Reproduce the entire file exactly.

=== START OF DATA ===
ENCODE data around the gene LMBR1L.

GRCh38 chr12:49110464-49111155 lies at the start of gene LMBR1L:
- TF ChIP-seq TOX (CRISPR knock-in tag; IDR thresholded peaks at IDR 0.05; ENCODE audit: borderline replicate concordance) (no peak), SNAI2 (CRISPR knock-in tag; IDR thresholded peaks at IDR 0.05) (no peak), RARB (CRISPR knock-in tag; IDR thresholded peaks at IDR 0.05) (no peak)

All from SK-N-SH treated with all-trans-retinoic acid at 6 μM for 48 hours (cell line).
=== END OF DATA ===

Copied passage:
ENCODE data around the gene LMBR1L.

GRCh38 chr12:49110464-49111155 lies at the start of gene LMBR1L:
- TF ChIP-seq TOX (CRISPR knock-in tag; IDR thresholded peaks at IDR 0.05; ENCODE audit: borderline replicate concordance) (no peak), SNAI2 (CRISPR knock-in tag; IDR thresholded peaks at IDR 0.05) (no peak), RARB (CRISPR knock-in tag; IDR thresholded peaks at IDR 0.05) (no peak)

All from SK-N-SH treated with all-trans-retinoic acid at 6 μM for 48 hours (cell line).